In falling back to the new position, the 2nd New Hampshire became disordered. With a few minutes of respite before the enemy struck, Bailey told his company commanders to rectify their alignment. He shouted, “On the center, dress!” One of his company commanders, Captain Henry N. Metcalf, did exemplary work getting the line dressed. When completed, Metcalf turned around and saw Bailey smiling at him. Metcalf asked, “How does that line suit you, Colonel?” Bailey was proud of his men for the promptness with which they reformed their line. Replying to Metcalf, he said, “Excellent! Excellent!” Metcalf returned to his company and briefly spoke to Corporal William H. Piper. He said, “A good line that, Henry!” A second later, a bullet struck him in the head and killed him.[4]

Capt. Henry N. Metcalf

Capt. Henry N. Metcalf (Library of Congress)

That’s the moment Steve has depicted here. Readers can see Metcalf, Bailey, and Piper speaking in the rear of the line of battle as the 21st Mississippi crests the rise in the center of the orchard. The engagement is about to heat up again. Captain Metcalf will be killed in a few seconds.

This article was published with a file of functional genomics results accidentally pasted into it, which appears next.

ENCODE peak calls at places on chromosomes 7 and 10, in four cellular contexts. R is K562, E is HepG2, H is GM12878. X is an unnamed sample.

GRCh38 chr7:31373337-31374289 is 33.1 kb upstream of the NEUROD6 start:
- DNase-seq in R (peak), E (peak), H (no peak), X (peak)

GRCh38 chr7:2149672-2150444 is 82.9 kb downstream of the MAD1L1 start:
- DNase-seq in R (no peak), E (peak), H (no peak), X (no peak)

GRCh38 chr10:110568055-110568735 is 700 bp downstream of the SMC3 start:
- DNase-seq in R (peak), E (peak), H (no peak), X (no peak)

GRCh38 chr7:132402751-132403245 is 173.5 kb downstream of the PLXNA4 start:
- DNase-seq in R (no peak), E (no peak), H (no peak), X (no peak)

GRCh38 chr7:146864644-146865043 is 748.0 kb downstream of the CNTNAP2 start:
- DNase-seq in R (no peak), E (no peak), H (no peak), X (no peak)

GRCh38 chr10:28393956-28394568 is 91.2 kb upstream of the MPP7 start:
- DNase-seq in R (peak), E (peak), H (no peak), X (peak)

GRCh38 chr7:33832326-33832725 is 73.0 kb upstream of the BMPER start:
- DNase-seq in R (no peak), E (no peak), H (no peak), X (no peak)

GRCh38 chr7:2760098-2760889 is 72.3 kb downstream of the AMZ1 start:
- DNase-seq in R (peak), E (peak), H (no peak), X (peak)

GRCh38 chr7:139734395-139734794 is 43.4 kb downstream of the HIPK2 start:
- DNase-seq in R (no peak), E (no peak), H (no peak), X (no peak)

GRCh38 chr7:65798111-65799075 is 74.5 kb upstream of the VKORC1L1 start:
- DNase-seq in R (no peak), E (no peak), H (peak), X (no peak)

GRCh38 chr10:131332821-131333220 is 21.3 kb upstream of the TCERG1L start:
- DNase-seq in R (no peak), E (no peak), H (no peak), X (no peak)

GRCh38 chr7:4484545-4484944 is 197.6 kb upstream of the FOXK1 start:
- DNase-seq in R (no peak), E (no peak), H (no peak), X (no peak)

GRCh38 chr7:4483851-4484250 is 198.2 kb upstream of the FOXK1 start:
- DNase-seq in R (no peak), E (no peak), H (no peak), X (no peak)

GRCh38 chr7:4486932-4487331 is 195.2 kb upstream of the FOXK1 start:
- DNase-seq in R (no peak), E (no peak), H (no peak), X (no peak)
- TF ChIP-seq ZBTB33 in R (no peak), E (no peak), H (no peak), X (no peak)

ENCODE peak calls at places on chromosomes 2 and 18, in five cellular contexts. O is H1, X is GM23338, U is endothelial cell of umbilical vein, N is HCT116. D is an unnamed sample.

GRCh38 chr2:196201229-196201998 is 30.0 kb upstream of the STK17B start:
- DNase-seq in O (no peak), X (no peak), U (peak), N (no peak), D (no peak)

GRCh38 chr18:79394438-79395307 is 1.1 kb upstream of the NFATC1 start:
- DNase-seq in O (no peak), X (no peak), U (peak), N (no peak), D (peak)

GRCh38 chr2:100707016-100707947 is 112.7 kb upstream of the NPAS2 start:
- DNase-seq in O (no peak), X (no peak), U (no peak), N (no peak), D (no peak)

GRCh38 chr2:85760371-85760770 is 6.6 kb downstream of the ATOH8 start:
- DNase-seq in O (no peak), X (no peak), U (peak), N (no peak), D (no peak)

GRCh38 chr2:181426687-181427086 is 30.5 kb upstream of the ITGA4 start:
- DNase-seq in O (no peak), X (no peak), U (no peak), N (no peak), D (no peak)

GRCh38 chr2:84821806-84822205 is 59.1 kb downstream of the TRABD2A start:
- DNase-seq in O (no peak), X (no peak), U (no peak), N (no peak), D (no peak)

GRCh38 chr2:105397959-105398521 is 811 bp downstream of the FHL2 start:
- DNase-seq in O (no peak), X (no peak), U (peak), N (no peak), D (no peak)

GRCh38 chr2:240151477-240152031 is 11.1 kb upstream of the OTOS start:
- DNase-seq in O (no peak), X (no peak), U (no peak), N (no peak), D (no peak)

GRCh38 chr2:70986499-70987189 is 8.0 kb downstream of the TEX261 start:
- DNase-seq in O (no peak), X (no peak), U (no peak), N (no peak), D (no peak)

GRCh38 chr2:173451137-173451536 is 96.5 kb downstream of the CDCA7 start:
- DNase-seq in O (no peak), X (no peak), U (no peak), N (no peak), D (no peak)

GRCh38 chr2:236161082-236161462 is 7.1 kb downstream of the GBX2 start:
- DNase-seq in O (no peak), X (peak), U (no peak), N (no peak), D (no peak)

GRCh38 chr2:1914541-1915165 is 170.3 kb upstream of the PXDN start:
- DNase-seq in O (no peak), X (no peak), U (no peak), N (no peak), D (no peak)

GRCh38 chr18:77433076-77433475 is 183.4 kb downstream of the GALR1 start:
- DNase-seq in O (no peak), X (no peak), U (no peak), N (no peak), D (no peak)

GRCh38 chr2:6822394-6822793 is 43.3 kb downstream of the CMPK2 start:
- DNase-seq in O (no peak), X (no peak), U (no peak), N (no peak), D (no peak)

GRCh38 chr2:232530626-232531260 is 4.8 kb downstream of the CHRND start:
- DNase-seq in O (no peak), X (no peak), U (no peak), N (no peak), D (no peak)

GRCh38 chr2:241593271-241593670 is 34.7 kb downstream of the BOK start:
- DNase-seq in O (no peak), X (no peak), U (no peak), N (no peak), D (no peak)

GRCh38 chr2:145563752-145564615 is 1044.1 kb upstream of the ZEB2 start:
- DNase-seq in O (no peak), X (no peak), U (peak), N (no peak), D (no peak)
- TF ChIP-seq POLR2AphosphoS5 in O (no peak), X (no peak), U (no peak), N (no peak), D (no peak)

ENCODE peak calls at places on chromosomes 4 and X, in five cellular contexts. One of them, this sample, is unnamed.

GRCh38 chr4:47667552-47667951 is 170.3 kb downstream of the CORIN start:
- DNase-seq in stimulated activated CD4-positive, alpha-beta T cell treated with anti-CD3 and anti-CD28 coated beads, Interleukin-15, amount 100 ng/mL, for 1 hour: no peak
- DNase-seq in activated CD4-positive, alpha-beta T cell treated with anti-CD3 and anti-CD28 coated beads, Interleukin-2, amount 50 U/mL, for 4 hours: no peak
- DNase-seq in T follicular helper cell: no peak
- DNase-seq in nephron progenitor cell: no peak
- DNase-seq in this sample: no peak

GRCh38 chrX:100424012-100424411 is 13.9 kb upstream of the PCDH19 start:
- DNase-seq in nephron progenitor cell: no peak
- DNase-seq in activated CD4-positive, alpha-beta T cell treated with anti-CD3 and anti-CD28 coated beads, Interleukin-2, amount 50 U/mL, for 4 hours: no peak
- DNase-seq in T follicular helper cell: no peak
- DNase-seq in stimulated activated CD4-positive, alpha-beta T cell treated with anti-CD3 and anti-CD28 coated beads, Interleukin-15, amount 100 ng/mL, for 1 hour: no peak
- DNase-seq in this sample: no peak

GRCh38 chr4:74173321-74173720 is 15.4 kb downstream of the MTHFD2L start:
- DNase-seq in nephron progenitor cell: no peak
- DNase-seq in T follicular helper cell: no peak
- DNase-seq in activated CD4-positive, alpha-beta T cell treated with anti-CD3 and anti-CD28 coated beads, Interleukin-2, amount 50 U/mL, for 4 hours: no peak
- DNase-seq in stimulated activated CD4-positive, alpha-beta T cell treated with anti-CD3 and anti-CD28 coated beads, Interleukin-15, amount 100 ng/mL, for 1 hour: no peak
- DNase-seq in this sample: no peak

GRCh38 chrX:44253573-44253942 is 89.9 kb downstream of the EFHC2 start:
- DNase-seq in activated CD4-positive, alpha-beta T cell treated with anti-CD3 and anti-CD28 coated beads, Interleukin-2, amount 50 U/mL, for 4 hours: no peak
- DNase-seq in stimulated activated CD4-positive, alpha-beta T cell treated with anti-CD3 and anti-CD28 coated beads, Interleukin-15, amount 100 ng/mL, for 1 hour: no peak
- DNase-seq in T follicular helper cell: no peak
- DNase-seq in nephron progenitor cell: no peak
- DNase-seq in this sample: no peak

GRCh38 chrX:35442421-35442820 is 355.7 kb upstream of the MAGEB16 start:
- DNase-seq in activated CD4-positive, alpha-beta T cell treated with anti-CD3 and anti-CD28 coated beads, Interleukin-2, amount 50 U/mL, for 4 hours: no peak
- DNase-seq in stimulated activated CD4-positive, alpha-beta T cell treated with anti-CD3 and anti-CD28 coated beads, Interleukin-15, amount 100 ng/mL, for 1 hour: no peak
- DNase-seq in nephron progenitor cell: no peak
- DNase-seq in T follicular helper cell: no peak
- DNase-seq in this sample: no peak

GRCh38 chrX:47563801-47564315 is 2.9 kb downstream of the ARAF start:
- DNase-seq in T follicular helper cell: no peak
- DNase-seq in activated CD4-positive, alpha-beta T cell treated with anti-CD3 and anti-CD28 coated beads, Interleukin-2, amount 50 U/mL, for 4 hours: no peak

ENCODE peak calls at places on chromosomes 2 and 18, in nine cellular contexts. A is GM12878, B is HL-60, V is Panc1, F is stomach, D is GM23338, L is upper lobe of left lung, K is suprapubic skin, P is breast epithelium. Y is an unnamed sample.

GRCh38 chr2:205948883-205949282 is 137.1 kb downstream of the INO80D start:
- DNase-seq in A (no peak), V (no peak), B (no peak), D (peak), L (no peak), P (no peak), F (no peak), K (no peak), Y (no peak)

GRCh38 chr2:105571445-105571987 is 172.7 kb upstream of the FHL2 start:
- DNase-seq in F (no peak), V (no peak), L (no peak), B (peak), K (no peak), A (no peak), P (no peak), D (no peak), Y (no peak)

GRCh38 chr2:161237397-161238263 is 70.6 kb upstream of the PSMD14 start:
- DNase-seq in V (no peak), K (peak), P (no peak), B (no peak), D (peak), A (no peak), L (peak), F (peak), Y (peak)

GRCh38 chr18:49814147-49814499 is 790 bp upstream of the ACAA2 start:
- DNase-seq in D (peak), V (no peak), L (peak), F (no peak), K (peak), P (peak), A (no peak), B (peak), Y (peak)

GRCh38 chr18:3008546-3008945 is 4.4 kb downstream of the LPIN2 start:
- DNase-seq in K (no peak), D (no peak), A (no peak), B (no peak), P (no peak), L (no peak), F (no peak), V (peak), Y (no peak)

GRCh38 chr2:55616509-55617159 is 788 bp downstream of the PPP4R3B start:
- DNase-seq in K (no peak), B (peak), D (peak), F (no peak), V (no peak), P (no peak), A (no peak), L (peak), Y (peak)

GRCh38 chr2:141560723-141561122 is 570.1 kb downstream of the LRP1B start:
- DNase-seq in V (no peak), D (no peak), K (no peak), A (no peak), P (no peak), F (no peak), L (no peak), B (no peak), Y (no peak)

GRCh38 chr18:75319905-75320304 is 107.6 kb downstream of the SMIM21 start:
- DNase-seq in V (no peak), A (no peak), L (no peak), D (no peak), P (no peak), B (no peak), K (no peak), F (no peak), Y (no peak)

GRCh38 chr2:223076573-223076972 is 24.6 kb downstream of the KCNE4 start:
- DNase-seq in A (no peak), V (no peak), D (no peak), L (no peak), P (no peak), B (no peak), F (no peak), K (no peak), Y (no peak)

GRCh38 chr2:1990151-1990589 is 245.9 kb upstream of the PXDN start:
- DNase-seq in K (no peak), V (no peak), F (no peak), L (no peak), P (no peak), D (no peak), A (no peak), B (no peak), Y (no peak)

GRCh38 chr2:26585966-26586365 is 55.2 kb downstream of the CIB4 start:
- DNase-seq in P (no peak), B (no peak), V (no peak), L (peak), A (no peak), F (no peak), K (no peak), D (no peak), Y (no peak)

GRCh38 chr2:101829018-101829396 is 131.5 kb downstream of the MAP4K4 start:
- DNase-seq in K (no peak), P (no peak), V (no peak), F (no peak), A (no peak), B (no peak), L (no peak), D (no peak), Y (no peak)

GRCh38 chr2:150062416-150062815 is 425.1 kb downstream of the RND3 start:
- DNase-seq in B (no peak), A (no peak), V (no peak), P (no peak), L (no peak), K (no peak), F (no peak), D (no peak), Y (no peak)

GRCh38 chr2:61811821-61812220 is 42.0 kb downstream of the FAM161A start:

Thus, what we don’t see is all the bloodshed that followed. The 2nd New Hampshire paid an enormous price for its futile attempt to hold the orchard. After the war, Private Martin Haynes of Company A described the furious combat that occurred when his regiment slugged it out with the 21st Mississippi:

It was close, stubborn and deadly work—this last stand of the Second. . . . There were no Union troops upon the left of the Second, and those upon its right were being forced back and northward from it. The angle was smashed, and everything going to the rear[.] . . . Nearly three-fifths of the Second Regiment were down, and the men still left, planted amid their dead and wounded comrades, were standing up to their work as steadily and unflinchingly as though not a man had been hit. . . . But it was only a waste of lives for a handful of men to remain alone and unsupported in such a slaughterpen.[5]

Another soldier, Private John H. Burrill of Company A, narrated events at the time with a little less poetry. He wrote his fiancée, Ella Forristall, a few days after the battle: “You will want me to tell you of the battle. It was awful. Language will not convey an idea. . . .  We drove them [meaning Kershaw’s men], but what is that? They have turned back and are on our right flank. We have to fall back [to where we are now.] They pour an awful fire into us. Men dropped fast. They could not stand it. We were forced to yield our ground.”[6]

When he realized that no reinforcements were coming to his position, Bailey ordered his regiment to march to the rear. Amazingly, his men did not panic. The survivors left the field in good order. By 6:30 p.m., the Mississippians had conquered the Peach Orchard. The 3rd Corps line was broken.